Adelsheim Vineyard is one of nearly 100 global wineries featured in this year’s International Pinot Noir Celebration in McMinnville, Oregon.
MORE THAN 45 years ago, David Adelsheim arrived in Oregon’s Willamette Valley and began planting wine grapes.
He started with a 19-acre piece of land near the town of Newberg, in what is now the Chehalem Mountains American Viticultural Area. He didn’t choose this spot for any particular reason. And like many Oregon wine pioneers, he planted and sourced fruit from throughout the large valley that stretches from the Columbia River in the north clear down to Eugene.
Since launching his eponymous winery in 1978 (there were just 10 wineries in Oregon then), the focus has been on crafting wines from the broader Willamette Valley. In the past three years, Adelsheim has begun to reshape his focus, returning to his roots in a way by sharpening his efforts on fruit solely from the Chehalem Mountains.
Three Adelsheim wines to try
Here are three Adelsheim Vineyard wines, all using grapes from the Chehalem Mountains. Adelsheim wines have good distribution, so ask for them at your favorite wine shop, or order directly from the winery.
Adelsheim Vineyard 2015 Staking Claim Chardonnay, Chehalem Mountains, $40: Aromas of kiwi, pineapple, star fruit and Golden Delicious apple, followed by flavors of firm orchard fruit and ripe pear, crisp acidity, savory mouth feel, mild smoky oak.
Adelsheim Vineyard 2016 Bryan Creek Pinot Blanc, Chehalem Mountains, $25: Bright, crisp aromas of Granny Smith apples, Asian pear and honeydew melon, followed by racy flavors of ripe pear, pineapple, kiwi and crisp apple. Bright and focused through the finish.
Adelsheim Vineyard 2015 Breaking Ground Pinot Noir, Chehalem Mountains, $45: Gorgeous blueberry and purple fruit, hint of sage, smoky oak, cocoa powder, smooth entry with notes of plum, blueberry, dark chocolate and smoked meat.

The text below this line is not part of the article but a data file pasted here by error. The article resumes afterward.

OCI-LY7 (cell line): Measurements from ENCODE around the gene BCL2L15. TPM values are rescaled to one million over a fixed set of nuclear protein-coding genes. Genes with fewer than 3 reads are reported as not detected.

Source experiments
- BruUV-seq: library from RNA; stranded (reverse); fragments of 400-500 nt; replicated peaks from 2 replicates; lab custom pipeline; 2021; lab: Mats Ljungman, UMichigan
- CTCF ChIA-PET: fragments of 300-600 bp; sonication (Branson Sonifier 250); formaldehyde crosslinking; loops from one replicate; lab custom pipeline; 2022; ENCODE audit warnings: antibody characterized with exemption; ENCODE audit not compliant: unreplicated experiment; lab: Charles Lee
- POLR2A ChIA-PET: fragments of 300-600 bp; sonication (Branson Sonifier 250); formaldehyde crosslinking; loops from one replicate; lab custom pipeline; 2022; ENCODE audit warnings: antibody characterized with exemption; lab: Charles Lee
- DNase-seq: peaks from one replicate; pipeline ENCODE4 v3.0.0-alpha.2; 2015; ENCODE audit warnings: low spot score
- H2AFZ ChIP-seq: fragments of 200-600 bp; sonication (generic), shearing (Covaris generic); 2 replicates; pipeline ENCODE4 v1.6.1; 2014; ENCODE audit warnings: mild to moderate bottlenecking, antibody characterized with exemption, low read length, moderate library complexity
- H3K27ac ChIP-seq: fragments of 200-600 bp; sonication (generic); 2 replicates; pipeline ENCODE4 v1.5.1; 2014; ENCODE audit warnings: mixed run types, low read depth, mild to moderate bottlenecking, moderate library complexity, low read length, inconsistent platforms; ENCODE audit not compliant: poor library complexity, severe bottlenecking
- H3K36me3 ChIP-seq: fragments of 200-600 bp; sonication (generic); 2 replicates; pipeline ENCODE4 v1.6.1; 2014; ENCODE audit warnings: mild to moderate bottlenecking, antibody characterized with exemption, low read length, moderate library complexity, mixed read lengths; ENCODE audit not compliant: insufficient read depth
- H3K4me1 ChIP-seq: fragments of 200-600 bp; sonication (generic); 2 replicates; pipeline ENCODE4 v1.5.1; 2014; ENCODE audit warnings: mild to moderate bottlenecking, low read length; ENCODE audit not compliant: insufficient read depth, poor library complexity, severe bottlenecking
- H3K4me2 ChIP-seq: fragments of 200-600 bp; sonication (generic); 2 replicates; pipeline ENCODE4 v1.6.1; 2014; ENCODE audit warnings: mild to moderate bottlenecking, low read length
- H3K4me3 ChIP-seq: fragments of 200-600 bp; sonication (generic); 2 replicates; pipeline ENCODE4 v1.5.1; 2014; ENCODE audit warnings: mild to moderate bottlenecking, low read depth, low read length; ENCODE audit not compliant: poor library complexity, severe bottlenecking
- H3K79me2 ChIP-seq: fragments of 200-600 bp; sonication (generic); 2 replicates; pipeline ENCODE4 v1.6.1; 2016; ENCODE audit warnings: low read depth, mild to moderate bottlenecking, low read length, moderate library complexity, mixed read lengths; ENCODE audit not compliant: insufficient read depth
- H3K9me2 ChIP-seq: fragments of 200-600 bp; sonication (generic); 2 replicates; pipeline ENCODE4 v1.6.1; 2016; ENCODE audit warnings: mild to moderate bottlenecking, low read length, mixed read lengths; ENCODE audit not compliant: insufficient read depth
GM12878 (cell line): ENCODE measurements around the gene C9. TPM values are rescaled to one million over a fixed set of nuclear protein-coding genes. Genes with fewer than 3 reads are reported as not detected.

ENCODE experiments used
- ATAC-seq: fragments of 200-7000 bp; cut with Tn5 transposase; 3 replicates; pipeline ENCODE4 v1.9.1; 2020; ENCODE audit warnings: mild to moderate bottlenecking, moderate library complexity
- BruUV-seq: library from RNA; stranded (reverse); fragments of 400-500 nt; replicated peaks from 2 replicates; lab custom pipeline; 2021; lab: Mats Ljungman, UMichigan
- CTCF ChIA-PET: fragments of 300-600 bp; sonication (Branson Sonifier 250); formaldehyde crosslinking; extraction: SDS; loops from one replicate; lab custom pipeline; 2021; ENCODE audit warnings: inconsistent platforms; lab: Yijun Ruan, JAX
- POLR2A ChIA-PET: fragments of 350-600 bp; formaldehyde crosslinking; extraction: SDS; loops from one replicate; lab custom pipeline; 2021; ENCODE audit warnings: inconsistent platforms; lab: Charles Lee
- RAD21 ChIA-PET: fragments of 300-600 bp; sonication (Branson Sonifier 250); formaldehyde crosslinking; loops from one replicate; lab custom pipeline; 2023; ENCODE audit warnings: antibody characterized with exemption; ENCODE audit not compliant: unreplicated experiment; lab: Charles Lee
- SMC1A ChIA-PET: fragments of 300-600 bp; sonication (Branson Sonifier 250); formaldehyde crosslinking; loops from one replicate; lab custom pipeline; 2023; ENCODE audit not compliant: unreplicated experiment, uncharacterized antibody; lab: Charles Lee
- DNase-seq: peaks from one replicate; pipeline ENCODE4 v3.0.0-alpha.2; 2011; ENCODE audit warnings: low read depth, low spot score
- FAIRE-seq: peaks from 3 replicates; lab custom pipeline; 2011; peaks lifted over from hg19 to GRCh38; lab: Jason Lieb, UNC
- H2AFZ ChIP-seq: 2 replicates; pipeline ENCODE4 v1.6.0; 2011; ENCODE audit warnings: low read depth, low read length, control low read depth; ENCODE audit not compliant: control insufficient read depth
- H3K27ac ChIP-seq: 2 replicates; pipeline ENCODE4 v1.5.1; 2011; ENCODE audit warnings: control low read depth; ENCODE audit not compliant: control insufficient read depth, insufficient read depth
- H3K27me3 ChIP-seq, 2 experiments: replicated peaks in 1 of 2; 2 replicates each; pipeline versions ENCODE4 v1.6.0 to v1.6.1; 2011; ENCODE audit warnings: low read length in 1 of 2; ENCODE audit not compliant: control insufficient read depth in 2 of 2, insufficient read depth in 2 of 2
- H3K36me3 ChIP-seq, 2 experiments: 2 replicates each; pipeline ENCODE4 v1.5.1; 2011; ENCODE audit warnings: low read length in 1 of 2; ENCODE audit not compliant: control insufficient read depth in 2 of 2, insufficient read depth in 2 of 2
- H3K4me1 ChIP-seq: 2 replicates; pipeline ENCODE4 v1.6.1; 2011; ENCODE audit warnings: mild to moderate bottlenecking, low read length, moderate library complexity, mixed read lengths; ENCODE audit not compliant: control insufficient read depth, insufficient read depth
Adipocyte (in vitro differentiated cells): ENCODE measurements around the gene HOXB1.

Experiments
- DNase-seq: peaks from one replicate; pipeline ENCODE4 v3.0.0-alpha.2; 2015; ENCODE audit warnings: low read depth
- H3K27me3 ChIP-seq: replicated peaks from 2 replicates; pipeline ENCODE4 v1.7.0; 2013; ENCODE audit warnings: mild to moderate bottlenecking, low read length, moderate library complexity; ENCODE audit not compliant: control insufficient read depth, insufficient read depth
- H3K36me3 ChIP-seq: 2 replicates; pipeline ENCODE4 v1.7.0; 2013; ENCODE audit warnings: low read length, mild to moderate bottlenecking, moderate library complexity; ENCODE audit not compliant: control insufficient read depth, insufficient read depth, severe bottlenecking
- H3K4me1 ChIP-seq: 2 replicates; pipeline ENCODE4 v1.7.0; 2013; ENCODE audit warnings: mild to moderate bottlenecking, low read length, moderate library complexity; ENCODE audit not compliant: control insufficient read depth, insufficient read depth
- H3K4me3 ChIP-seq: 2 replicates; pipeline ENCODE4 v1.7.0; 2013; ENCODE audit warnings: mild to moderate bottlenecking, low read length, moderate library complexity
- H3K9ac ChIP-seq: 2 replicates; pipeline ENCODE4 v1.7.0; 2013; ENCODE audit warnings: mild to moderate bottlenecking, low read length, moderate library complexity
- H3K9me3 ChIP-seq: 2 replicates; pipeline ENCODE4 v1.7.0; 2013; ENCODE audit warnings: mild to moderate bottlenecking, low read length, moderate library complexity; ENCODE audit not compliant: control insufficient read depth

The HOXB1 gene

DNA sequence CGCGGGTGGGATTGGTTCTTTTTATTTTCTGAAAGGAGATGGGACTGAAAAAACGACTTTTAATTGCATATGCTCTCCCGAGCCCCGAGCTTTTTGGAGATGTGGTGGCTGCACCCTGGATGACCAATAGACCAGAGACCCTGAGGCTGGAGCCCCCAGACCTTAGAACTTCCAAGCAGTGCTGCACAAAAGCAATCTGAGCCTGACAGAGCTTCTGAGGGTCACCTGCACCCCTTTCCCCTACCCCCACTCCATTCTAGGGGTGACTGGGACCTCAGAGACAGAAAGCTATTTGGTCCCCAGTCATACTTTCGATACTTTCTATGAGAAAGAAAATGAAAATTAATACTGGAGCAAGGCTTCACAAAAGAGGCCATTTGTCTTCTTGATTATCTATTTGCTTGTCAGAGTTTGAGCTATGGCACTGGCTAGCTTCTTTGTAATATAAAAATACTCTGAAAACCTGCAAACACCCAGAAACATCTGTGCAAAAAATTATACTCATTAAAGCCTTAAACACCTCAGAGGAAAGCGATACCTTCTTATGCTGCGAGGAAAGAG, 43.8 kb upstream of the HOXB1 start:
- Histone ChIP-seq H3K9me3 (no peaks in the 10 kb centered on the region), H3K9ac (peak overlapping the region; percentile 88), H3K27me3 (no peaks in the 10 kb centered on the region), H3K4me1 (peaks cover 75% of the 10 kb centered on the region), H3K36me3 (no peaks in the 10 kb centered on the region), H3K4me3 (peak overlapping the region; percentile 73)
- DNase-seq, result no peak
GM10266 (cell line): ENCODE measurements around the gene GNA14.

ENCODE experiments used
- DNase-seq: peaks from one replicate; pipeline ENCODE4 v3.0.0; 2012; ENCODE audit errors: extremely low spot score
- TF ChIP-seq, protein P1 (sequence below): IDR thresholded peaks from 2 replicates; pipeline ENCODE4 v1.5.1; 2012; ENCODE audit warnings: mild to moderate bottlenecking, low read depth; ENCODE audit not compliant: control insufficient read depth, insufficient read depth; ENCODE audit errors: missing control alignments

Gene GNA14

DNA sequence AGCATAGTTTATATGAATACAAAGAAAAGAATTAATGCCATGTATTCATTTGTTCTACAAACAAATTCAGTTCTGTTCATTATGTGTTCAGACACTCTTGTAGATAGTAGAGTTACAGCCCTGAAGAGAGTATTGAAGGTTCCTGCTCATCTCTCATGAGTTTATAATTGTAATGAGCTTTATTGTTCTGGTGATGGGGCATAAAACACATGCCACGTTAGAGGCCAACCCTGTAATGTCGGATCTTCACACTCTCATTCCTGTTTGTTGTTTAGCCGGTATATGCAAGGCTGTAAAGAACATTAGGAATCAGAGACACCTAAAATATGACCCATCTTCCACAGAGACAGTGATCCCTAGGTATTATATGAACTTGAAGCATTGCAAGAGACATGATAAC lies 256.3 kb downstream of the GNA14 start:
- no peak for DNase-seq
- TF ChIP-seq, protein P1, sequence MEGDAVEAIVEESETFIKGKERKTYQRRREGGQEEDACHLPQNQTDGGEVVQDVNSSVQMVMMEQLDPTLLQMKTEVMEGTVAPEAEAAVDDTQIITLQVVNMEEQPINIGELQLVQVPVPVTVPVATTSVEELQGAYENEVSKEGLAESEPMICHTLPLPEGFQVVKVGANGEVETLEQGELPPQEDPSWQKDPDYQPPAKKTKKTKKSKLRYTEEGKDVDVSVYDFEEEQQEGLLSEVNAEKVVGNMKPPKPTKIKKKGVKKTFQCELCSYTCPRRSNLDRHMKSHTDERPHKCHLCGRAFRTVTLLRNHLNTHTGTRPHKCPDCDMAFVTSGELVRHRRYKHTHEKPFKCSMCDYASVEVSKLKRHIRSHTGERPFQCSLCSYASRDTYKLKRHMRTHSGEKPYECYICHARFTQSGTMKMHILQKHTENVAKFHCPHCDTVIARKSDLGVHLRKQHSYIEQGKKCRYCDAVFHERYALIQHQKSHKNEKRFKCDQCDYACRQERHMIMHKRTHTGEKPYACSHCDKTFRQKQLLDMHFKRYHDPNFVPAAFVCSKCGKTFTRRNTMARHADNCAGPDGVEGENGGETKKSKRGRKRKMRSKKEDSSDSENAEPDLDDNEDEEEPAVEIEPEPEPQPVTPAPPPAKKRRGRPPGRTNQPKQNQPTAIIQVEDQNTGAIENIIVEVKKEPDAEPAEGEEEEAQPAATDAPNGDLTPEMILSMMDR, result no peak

Sometimes, being a pioneer means returning to where it all began, and that is kind of what Adelsheim is doing, seeing it as his duty to help define the wines coming from the Chehalem Mountains. Of the six small appellations that subdivide the northern Willamette Valley, the Chehalem Mountains is the largest, at more than 100 square miles, with about 1,100 acres of vineyards and 80 wineries and vineyards. It’s also home to the Ribbon Ridge AVA, which features highly sought-after pinot noir grapes. The federal government recognized the Chehalem Mountains as a grape-growing region in 2006. There are three soil types and different elevations mixed into this region.
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Pinot noir, more than any grape variety, is transparent, revealing its greatness based on the location of where it is grown. This model works in its ancestral home in France’s Burgundy, and it works in Oregon, where the industry’s pioneers continue to refine its style.
In the case of the Chehalem Mountains, the emerging profile would seem to be purity of fruit that results in seductive wines.